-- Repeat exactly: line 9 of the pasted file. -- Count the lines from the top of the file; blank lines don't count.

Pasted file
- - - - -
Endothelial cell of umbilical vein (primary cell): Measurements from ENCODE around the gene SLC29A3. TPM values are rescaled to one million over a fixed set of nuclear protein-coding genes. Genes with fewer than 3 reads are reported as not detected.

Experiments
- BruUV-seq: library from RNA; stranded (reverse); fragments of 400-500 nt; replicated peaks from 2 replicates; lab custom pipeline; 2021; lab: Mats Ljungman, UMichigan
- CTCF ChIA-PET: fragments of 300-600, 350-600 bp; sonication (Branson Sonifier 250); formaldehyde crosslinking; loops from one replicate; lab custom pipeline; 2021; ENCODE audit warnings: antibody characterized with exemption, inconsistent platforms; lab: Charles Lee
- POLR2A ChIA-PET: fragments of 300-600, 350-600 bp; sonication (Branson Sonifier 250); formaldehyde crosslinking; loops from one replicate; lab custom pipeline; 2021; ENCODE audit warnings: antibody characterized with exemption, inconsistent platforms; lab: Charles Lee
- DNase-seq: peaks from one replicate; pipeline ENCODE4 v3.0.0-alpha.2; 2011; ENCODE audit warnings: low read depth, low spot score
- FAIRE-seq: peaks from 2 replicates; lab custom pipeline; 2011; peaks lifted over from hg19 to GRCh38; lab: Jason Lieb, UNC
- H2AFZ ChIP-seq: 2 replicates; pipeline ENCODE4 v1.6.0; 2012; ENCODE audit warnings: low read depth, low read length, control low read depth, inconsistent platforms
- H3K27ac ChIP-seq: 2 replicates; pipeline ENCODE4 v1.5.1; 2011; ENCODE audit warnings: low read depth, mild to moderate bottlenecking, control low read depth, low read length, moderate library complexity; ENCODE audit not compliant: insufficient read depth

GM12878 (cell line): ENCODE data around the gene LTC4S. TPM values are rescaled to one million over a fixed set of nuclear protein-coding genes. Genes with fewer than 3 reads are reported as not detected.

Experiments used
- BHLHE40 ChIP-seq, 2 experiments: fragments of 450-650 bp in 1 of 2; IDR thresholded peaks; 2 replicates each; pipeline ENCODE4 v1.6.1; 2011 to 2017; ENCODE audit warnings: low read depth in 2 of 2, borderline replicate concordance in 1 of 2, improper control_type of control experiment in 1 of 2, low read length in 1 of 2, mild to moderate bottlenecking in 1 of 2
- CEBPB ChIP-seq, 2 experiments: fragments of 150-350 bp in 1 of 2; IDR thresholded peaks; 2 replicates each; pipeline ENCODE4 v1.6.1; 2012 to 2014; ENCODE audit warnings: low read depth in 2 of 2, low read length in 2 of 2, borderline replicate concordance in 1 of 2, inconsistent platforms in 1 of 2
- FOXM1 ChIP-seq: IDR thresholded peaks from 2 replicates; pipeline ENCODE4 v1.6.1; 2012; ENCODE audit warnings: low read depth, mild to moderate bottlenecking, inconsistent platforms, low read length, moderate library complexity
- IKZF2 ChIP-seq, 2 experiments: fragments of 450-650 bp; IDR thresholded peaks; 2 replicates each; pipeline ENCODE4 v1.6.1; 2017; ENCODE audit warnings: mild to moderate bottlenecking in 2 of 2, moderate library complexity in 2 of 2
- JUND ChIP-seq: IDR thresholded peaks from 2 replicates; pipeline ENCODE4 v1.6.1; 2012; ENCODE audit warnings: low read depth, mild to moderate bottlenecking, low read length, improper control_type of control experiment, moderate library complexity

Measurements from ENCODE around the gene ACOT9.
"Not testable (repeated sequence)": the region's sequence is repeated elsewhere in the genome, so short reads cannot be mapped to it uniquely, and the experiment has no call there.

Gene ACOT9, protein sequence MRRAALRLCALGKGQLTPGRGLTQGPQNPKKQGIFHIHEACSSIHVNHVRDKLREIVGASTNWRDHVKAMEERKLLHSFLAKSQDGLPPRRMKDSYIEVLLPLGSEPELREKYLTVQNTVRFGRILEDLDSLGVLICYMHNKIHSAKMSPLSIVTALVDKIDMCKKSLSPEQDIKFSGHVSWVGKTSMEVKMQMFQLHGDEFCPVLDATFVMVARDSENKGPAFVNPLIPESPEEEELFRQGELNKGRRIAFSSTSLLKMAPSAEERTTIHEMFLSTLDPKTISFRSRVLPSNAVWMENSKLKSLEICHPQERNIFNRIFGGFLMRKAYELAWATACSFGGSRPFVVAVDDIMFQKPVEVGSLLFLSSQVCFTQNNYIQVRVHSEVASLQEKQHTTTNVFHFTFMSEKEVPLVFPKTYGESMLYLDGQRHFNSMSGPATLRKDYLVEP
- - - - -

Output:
- H3K27ac ChIP-seq: 2 replicates; pipeline ENCODE4 v1.5.1; 2011; ENCODE audit warnings: low read depth, mild to moderate bottlenecking, control low read depth, low read length, moderate library complexity; ENCODE audit not compliant: insufficient read depth